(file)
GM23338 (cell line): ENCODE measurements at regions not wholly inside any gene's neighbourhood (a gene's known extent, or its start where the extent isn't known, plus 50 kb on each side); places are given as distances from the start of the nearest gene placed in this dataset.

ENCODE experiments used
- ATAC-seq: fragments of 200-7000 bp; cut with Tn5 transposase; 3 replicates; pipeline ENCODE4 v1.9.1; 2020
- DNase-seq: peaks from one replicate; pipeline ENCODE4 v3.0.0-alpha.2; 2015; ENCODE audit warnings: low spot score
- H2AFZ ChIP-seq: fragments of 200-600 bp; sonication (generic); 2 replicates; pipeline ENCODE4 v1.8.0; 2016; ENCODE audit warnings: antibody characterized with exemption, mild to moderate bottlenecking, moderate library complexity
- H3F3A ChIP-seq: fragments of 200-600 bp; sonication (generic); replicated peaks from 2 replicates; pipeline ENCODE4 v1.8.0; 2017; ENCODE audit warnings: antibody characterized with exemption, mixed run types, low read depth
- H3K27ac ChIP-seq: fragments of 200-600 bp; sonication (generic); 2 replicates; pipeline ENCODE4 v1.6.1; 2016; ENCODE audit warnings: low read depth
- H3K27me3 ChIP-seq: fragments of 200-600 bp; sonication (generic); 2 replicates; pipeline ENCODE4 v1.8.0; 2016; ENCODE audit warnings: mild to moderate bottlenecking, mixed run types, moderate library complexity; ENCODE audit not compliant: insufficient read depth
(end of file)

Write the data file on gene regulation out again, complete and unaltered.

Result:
GM23338 (cell line): ENCODE measurements at regions not wholly inside any gene's neighbourhood (a gene's known extent, or its start where the extent isn't known, plus 50 kb on each side); places are given as distances from the start of the nearest gene placed in this dataset.

ENCODE experiments used
- ATAC-seq: fragments of 200-7000 bp; cut with Tn5 transposase; 3 replicates; pipeline ENCODE4 v1.9.1; 2020
- DNase-seq: peaks from one replicate; pipeline ENCODE4 v3.0.0-alpha.2; 2015; ENCODE audit warnings: low spot score
- H2AFZ ChIP-seq: fragments of 200-600 bp; sonication (generic); 2 replicates; pipeline ENCODE4 v1.8.0; 2016; ENCODE audit warnings: antibody characterized with exemption, mild to moderate bottlenecking, moderate library complexity
- H3F3A ChIP-seq: fragments of 200-600 bp; sonication (generic); replicated peaks from 2 replicates; pipeline ENCODE4 v1.8.0; 2017; ENCODE audit warnings: antibody characterized with exemption, mixed run types, low read depth
- H3K27ac ChIP-seq: fragments of 200-600 bp; sonication (generic); 2 replicates; pipeline ENCODE4 v1.6.1; 2016; ENCODE audit warnings: low read depth
- H3K27me3 ChIP-seq: fragments of 200-600 bp; sonication (generic); 2 replicates; pipeline ENCODE4 v1.8.0; 2016; ENCODE audit warnings: mild to moderate bottlenecking, mixed run types, moderate library complexity; ENCODE audit not compliant: insufficient read depth